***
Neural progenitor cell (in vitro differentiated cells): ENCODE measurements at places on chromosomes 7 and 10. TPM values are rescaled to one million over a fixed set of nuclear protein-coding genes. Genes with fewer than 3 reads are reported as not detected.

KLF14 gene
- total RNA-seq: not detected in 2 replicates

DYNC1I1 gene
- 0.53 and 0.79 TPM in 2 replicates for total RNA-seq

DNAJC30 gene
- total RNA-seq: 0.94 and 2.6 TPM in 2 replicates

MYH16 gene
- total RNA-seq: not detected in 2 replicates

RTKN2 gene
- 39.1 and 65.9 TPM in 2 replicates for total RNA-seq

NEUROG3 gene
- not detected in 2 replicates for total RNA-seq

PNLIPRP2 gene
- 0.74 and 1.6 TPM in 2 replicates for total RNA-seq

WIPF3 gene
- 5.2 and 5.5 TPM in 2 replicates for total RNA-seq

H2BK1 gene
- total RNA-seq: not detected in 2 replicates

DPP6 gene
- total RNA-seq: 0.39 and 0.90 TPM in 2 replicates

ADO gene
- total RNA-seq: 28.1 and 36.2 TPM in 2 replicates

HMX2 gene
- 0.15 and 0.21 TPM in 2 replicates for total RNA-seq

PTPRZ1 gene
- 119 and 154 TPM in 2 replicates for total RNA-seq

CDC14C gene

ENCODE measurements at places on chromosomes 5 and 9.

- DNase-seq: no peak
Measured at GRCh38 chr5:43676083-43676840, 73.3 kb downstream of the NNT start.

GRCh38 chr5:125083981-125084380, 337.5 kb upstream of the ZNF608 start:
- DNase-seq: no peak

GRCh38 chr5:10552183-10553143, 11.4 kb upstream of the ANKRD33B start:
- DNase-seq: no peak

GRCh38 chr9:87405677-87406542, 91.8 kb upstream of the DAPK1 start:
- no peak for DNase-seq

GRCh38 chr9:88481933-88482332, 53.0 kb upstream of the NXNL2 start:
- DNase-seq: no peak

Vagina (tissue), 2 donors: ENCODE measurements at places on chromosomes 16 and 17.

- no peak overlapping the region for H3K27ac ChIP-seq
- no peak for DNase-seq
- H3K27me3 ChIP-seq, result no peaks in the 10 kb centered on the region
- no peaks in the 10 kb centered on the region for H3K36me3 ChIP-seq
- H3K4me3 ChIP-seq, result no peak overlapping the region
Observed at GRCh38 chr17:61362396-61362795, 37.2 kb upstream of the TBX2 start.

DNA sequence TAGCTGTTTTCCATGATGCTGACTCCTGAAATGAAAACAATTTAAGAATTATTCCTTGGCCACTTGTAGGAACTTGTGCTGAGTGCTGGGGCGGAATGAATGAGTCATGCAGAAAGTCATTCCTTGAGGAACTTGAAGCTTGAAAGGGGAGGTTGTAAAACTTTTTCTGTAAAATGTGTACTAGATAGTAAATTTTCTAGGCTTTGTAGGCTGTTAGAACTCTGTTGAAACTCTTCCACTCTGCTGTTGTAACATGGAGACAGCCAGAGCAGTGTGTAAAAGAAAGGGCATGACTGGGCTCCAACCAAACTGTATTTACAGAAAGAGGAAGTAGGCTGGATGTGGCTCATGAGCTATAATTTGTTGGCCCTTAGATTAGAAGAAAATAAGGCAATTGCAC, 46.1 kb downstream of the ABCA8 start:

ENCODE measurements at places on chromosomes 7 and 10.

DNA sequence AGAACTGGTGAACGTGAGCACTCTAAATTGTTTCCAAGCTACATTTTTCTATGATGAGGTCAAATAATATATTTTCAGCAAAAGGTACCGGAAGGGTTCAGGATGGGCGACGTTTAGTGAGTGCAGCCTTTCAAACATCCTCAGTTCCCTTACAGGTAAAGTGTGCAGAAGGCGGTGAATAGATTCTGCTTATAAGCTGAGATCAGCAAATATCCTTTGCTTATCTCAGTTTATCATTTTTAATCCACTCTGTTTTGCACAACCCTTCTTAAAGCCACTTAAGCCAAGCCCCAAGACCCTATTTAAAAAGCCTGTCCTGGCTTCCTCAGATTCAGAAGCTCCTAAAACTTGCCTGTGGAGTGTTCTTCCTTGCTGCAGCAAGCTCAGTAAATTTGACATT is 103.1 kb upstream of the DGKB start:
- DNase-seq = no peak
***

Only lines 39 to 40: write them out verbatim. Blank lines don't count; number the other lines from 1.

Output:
- DNase-seq: no peak

Vagina (tissue), 2 donors: ENCODE measurements at places on chromosomes 16 and 17.